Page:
The final frontier could be 'getting a non-baffling username'? 😉
 

GruntersDad

Honorary Lifetime CEO
Staff member
It's common courtesy for the OP to provide an example, you know to start the ball rolling.

So let's have it JG :)

My entry: 12 strands instead of 20 or more.

This qualifies because I was definitely surprised and actually said, "Oh Wow"

I'll be doing a thread on snare wires real soon.
I would have to say the variety of wood shells
 

AzHeat

Platinum Member
Just thought of one. Having chased down my all time favorite wood snare, Tama Starphonic Bubinga, My AHA moment was realizing I don't really seem to like wood snares! :eek: The snare sounds I've been tracking down have always ended up most satisfying in metal snares!
 

larryace

"Uncle Larry" - Administrator
Staff member
Just thought of one. Having chased down my all time favorite wood snare, Tama Starphonic Bubinga, My AHA moment was realizing I don't really seem to like wood snares! :eek: The snare sounds I've been tracking down have always ended up most satisfying in metal snares!
Interesting. I love those honest moments when I realize, "hey I don't like this"

When I first heard bubinga I thought it sounded rich and warm. Then the more I heard it, the more brittle it sounded to me. I realized that generally speaking, I didn't prefer the super hard woods. Maple birch walnut ash poplar mahogany are more my speed.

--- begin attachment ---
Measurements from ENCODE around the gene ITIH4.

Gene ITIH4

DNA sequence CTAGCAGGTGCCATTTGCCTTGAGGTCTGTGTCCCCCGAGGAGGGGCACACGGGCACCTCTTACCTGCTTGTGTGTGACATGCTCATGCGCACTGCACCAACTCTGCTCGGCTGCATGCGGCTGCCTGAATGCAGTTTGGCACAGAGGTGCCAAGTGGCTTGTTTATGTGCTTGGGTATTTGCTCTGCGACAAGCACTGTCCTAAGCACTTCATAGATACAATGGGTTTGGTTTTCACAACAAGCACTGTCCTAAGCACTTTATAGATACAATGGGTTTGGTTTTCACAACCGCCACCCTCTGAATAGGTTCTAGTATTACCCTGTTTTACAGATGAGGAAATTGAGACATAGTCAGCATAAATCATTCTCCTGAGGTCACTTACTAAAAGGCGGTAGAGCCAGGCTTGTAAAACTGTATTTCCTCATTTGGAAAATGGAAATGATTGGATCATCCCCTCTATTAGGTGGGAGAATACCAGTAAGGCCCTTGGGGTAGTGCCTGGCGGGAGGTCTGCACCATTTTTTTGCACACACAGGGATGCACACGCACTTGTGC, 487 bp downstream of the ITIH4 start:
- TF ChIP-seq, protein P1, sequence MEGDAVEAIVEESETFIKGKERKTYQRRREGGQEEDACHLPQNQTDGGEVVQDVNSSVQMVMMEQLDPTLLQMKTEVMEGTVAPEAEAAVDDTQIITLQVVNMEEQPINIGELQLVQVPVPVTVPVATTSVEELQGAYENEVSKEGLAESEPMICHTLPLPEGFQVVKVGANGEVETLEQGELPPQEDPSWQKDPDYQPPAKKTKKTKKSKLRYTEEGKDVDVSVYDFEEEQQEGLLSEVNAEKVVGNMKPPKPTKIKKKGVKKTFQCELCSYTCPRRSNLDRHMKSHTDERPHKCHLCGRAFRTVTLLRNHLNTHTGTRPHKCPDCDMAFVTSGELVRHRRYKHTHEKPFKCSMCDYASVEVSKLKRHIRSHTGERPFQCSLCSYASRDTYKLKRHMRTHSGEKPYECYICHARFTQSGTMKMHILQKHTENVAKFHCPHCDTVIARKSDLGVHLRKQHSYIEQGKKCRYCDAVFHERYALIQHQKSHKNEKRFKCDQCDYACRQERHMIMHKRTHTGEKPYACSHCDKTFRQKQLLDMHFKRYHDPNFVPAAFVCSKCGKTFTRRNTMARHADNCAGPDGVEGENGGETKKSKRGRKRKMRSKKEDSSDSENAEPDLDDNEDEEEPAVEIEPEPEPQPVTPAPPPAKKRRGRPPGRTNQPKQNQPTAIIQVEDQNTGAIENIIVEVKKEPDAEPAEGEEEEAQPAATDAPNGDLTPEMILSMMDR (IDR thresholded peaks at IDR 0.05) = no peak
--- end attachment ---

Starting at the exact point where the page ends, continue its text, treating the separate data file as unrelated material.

I love hearing metal snares but playing them all night is harder on my ears. Which are shot anyway.
 

Stroman

Platinum Member
I think my big "oh wow" happened the first time I heard a recording of my playing. I realized I "heard" my playing the way I wanted it to sound. It took a lot of effort to really hear what I was playing, and it still takes a reality check once in a while to keep me honest.
 

AzHeat

Platinum Member
Interesting. I love those honest moments when I realize, "hey I don't like this"

When I first heard bubinga I thought it sounded rich and warm. Then the more I heard it, the more brittle it sounded to me. I realized that generally speaking, I didn't prefer the super hard woods. Maple birch walnut ash poplar mahogany are more my speed.

I love hearing metal snares but playing them all night is harder on my ears. Which are shot anyway.
For smaller venues I’d likely look for a shallower wood snare for the very reason you mentioned. The bubinga snare I mentioned above wasn’t brittle sounding at all. It was actually way too “polite” for the lack of a better description. Just didn’t seem to jump out at all. Would be perfect for smaller settings. It just wasn’t the kind of snare that punched you in the face. Loved the hardware on it though. Tama makes some sweet stuff.